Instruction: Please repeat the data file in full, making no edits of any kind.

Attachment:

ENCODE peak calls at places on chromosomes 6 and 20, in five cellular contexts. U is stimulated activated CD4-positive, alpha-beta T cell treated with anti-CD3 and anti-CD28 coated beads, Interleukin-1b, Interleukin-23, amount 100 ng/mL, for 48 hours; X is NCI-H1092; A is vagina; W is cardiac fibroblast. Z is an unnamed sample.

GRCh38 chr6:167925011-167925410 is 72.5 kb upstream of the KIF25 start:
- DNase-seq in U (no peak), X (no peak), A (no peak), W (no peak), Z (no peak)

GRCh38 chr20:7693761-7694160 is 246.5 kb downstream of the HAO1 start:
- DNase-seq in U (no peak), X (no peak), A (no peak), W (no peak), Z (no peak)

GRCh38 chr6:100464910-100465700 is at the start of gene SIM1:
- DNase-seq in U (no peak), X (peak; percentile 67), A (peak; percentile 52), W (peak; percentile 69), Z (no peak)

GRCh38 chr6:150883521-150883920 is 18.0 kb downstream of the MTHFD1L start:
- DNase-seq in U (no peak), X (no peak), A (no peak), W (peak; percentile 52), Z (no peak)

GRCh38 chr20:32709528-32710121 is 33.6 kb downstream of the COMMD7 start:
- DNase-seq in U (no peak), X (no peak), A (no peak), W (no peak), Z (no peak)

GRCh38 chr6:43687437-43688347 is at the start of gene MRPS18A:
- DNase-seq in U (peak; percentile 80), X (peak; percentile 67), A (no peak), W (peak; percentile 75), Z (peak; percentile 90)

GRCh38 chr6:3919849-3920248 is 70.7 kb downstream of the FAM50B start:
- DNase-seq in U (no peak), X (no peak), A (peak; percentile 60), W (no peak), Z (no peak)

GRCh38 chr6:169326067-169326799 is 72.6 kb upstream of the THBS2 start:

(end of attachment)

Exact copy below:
ENCODE peak calls at places on chromosomes 6 and 20, in five cellular contexts. U is stimulated activated CD4-positive, alpha-beta T cell treated with anti-CD3 and anti-CD28 coated beads, Interleukin-1b, Interleukin-23, amount 100 ng/mL, for 48 hours; X is NCI-H1092; A is vagina; W is cardiac fibroblast. Z is an unnamed sample.

GRCh38 chr6:167925011-167925410 is 72.5 kb upstream of the KIF25 start:
- DNase-seq in U (no peak), X (no peak), A (no peak), W (no peak), Z (no peak)

GRCh38 chr20:7693761-7694160 is 246.5 kb downstream of the HAO1 start:
- DNase-seq in U (no peak), X (no peak), A (no peak), W (no peak), Z (no peak)

GRCh38 chr6:100464910-100465700 is at the start of gene SIM1:
- DNase-seq in U (no peak), X (peak; percentile 67), A (peak; percentile 52), W (peak; percentile 69), Z (no peak)

GRCh38 chr6:150883521-150883920 is 18.0 kb downstream of the MTHFD1L start:
- DNase-seq in U (no peak), X (no peak), A (no peak), W (peak; percentile 52), Z (no peak)

GRCh38 chr20:32709528-32710121 is 33.6 kb downstream of the COMMD7 start:
- DNase-seq in U (no peak), X (no peak), A (no peak), W (no peak), Z (no peak)

GRCh38 chr6:43687437-43688347 is at the start of gene MRPS18A:
- DNase-seq in U (peak; percentile 80), X (peak; percentile 67), A (no peak), W (peak; percentile 75), Z (peak; percentile 90)

GRCh38 chr6:3919849-3920248 is 70.7 kb downstream of the FAM50B start:
- DNase-seq in U (no peak), X (no peak), A (peak; percentile 60), W (no peak), Z (no peak)

GRCh38 chr6:169326067-169326799 is 72.6 kb upstream of the THBS2 start: